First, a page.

Pretty embarrassing. And yet they’re not embarrassed. Many of those same overpaid, underperforming tax-exempt sinecure-holders are now demanding that Trump be stopped. Why? Because, as his critics have noted in a rising chorus of hysteria, Trump represents “an existential threat to conservatism.”
Let that sink in. Conservative voters are being scolded for supporting a candidate they consider conservative because it would be bad for conservatism? And by the way, the people doing the scolding? They’re the ones who’ve been advocating for open borders, and nation-building in countries whose populations hate us, and trade deals that eliminated jobs while enriching their donors, all while implicitly mocking the base for its worries about abortion and gay marriage and the pace of demographic change. Now they’re telling their voters to shut up and obey, and if they don’t, they’re liberal.
It turns out the GOP wasn’t simply out of touch with its voters; the party had no idea who its voters were or what they believed. For decades, party leaders and intellectuals imagined that most Republicans were broadly libertarian on economics and basically neoconservative on foreign policy. That may sound absurd now, after Trump has attacked nearly the entire Republican catechism (he savaged the Iraq War and hedge fund managers in the same debate) and been greatly rewarded for it, but that was the assumption the GOP brain trust operated under. They had no way of knowing otherwise. The only Republicans they talked to read the Wall Street Journal too.
On immigration policy, party elders were caught completely by surprise. Even canny operators like Ted Cruz didn’t appreciate the depth of voter anger on the subject. And why would they? If you live in an affluent ZIP code, it’s hard to see a downside to mass low-wage immigration. Your kids don’t go to public school. You don’t take the bus or use the emergency room for health care. No immigrant is competing for your job. (The day Hondurans start getting hired as green energy lobbyists is the day my neighbors become nativists.) Plus, you get cheap servants, and get to feel welcoming and virtuous while paying them less per hour than your kids make at a summer job on Nantucket. It’s all good.
Apart from his line about Mexican rapists early in the campaign, Trump hasn’t said anything especially shocking about immigration. Control the border, deport lawbreakers, try not to admit violent criminals — these are the ravings of a Nazi? This is the “ghost of George Wallace” that a Politico piece described last August? A lot of Republican leaders think so. No wonder their voters are rebelling.
It goes on, concluding:
Washington Republicans look on at this in horror, their suspicions confirmed. Beneath the thin topsoil of rural conservatism, they see the seeds of proto-fascism beginning to sprout. But that’s not quite right. Republicans in the states aren’t dangerous. They’ve just evaluated the alternatives and decided those are worse.
We know what happened next. Now, if I were a Democrat, I would try to hold my disgust with “I am your retribution” in abeyance long enough to think about why that kind of raw appeal speaks to people — especially in a time when American infrastructure is collapsing, and there’s no clear economic stability for more and more people, yet both parties in Washington find it urgently necessary to send over $100 billion to fight Russia in Ukraine. Maybe, just maybe, normal people have had it with the ruling class.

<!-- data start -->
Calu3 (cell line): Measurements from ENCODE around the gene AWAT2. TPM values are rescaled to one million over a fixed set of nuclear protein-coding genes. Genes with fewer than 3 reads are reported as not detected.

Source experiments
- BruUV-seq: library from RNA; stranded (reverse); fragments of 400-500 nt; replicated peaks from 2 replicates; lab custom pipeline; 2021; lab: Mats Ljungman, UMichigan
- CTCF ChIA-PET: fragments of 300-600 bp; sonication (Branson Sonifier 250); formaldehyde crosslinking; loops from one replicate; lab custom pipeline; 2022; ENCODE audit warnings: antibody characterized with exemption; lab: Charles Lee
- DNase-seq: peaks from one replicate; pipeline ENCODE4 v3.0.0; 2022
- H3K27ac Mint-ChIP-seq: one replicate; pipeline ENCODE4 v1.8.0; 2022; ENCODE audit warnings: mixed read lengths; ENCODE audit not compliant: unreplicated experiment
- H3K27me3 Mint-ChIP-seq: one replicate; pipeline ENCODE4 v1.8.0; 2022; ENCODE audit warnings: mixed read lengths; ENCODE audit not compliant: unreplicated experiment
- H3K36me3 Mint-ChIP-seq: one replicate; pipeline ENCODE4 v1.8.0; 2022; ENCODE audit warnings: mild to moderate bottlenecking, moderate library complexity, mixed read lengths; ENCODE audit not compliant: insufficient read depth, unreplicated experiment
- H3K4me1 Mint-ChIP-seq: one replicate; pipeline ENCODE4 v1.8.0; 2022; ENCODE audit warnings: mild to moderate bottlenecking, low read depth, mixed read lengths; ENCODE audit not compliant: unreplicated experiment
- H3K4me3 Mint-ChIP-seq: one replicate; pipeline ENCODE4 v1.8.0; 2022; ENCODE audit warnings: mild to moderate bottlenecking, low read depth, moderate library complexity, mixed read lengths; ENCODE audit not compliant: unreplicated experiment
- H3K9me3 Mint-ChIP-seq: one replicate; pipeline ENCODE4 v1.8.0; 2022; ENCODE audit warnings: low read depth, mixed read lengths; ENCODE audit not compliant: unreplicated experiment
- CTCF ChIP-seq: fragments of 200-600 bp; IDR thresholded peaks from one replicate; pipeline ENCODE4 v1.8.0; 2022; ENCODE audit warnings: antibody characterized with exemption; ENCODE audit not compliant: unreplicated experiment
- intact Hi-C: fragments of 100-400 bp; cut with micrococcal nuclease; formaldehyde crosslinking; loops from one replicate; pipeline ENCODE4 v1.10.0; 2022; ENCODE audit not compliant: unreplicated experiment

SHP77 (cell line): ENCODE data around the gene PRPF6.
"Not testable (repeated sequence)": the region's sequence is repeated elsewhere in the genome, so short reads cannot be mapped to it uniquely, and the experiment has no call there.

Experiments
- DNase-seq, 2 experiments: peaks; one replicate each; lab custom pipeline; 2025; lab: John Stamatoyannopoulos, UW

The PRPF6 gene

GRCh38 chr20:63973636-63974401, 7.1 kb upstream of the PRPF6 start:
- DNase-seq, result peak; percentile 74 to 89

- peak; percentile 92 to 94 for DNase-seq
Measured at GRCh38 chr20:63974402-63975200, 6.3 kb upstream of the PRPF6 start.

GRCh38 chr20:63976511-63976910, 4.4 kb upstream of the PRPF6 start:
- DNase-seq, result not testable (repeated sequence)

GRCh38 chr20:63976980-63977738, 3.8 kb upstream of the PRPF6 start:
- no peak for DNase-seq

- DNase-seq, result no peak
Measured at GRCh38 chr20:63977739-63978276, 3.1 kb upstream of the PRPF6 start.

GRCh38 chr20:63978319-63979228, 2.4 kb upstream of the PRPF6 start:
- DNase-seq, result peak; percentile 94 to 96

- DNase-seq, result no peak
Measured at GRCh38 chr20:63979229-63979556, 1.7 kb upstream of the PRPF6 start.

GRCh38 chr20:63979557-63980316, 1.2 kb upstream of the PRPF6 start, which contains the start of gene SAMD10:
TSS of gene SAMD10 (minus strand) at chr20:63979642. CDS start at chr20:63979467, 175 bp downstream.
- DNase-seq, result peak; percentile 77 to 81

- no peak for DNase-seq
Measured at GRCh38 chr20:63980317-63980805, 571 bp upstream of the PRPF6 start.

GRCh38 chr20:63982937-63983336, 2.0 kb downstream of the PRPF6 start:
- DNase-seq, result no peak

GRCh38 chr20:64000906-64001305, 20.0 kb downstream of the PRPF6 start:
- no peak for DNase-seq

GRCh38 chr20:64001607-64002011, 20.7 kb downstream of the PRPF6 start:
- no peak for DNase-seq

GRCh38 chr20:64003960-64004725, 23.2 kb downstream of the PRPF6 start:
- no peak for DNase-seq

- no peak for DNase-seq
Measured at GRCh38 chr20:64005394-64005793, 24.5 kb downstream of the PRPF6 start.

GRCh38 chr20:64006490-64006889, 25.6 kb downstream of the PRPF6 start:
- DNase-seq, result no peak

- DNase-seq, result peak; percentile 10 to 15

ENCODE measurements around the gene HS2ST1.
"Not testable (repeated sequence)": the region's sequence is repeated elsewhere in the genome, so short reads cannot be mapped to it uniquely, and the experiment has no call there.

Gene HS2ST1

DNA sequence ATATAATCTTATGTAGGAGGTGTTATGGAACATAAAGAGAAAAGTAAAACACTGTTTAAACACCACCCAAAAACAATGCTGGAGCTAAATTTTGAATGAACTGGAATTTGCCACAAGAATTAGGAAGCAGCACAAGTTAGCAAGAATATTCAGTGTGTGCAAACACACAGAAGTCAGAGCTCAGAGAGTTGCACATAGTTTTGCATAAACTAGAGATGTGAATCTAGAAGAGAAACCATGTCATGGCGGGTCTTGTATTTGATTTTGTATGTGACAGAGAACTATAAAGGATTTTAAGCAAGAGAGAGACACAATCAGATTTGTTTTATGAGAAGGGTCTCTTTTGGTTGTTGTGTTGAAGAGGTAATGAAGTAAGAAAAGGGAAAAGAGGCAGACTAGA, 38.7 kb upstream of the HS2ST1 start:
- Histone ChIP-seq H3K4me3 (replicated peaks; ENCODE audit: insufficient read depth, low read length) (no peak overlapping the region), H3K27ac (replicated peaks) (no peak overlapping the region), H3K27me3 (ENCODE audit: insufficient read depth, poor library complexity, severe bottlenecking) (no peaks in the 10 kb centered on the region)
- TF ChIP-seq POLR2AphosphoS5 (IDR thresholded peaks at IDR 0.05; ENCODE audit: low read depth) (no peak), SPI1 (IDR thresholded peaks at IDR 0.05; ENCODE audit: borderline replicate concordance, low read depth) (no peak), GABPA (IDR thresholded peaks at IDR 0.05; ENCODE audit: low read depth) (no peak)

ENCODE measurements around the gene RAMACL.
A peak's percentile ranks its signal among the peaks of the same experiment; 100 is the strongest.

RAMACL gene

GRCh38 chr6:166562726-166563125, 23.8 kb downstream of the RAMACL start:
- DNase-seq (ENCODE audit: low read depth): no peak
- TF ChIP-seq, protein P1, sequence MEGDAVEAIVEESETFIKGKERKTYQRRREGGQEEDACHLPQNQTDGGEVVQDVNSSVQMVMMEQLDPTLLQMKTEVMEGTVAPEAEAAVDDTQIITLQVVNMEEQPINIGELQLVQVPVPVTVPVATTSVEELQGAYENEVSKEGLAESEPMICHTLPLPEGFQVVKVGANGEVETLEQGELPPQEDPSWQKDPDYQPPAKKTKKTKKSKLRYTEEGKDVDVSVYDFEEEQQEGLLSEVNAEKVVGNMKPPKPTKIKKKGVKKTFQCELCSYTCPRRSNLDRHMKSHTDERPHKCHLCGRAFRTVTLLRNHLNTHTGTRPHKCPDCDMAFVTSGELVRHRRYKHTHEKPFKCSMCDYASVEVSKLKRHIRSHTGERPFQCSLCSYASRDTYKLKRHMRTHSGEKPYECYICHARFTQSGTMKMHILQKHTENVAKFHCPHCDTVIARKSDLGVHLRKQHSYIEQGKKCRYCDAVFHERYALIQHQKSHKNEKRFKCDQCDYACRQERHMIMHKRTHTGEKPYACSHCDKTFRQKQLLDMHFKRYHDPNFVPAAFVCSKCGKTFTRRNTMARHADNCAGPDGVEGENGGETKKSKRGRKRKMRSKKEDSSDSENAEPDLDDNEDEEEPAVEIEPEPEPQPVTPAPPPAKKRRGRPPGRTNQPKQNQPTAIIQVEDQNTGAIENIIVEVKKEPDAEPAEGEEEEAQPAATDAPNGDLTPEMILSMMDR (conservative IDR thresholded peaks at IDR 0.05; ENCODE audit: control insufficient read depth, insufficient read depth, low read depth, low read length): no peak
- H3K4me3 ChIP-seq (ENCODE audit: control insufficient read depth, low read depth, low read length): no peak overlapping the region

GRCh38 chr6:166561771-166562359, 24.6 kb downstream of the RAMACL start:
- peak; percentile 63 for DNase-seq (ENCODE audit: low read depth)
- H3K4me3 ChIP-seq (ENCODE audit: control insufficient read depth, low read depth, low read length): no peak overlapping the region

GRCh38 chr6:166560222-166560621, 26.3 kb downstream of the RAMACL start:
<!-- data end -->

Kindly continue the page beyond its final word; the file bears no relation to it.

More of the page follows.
Y’all know me: I’m very enthusiastic about Ron DeSantis’s candidacy, and think he would be a great president. But I get why the Darth Vader of Palm Beach reaches people. Trump had four years to show what he could do, and he mostly flopped. We on the Right can’t afford four more years of lib-owning rhetoric, while the Left solidifies its hold on institutional life. But we just might get it. And if that happens, the Left’s outrageous excesses in the Biden years will be the main cause. I know, I know: liberal readers are going to construe this as me giving Trump voters a “look what the libs made me do!” excuse. Come on, though: think! I know people who are fundamentally conservative, but who voted for Biden because they could not stand Trump. You could mock them by saying their stance is “look what Trump made me do!”, but that is a childish way to cope with a real political phenomenon. After all, the votes of people who cast them out of sheer disgust for the other guy count just as much as the votes of people who cast them out of principled analysis. If you want to understand how we got here, and where we might be going next, you had better consider both the shocking and vulgar aspects of Donald Trump, but also the things that the Left in power (in politics and in institutional and business life) have done to wreck the country from the point of view of ordinary conservatives. If liberals and progressives become so drunk on their own sense of moral righteousness that they can’t see why so many Americans hate what they are doing, and take it as a personal attack, they won’t see a second Trump term coming.
For many of the people to whom “I am your retribution” rhetoric appeals, the radical erosion of community and authority, and of a sense of national purpose, in the last generation is not a matter of intellectual debate. It is something they can feel in their bones, and it makes them shiver.
(Readers, today begins the final week of this blog at TAC, after twelve years. Once again, I invite you who have enjoyed what your have read here to move over with me to Rod Dreher’s Diary, my subscription-only Substack. It costs only five dollars per month, or fifty dollars per year. You get at least five fresh posts per day from me, though this past week, I will have sent out one each day after I get today’s mailing out. And you can participate in what is fast becoming one of the best comments sections on the web. Please join me today, and together we can rule the galaxy, or at least the back row at the Prytania Theater.)